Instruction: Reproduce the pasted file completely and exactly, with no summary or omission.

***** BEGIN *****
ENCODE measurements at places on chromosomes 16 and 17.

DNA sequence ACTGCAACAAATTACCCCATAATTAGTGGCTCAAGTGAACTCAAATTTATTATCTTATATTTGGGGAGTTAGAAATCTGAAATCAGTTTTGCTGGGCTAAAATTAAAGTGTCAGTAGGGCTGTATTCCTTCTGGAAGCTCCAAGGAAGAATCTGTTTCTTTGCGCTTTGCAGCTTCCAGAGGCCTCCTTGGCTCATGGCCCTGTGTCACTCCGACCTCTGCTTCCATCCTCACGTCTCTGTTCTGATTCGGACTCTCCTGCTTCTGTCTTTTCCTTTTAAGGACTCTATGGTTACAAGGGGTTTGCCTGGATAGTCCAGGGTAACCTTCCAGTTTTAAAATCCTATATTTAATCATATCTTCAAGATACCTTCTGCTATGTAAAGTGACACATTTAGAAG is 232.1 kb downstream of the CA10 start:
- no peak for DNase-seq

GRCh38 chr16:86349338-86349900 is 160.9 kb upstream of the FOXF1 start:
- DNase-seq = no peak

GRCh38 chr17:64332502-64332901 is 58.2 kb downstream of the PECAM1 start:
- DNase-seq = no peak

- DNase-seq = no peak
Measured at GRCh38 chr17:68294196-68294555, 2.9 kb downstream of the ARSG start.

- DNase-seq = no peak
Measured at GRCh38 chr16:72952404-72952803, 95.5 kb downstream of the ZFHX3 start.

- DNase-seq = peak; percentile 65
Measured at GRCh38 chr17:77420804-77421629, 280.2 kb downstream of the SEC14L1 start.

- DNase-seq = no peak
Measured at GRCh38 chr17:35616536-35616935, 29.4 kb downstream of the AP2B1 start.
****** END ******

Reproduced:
ENCODE measurements at places on chromosomes 16 and 17.

DNA sequence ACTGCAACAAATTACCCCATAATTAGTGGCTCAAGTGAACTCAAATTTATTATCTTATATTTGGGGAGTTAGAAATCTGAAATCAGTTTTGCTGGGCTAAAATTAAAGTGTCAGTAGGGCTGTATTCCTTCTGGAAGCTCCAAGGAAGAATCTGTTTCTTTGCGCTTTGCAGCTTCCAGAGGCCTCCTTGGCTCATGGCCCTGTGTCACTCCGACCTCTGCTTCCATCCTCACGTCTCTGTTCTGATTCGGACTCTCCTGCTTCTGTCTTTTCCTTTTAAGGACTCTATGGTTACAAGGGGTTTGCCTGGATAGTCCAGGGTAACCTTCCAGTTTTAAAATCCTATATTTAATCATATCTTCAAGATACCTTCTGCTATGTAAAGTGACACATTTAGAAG is 232.1 kb downstream of the CA10 start:
- no peak for DNase-seq

GRCh38 chr16:86349338-86349900 is 160.9 kb upstream of the FOXF1 start:
- DNase-seq = no peak

GRCh38 chr17:64332502-64332901 is 58.2 kb downstream of the PECAM1 start:
- DNase-seq = no peak

- DNase-seq = no peak
Measured at GRCh38 chr17:68294196-68294555, 2.9 kb downstream of the ARSG start.

- DNase-seq = no peak
Measured at GRCh38 chr16:72952404-72952803, 95.5 kb downstream of the ZFHX3 start.

- DNase-seq = peak; percentile 65
Measured at GRCh38 chr17:77420804-77421629, 280.2 kb downstream of the SEC14L1 start.

- DNase-seq = no peak
Measured at GRCh38 chr17:35616536-35616935, 29.4 kb downstream of the AP2B1 start.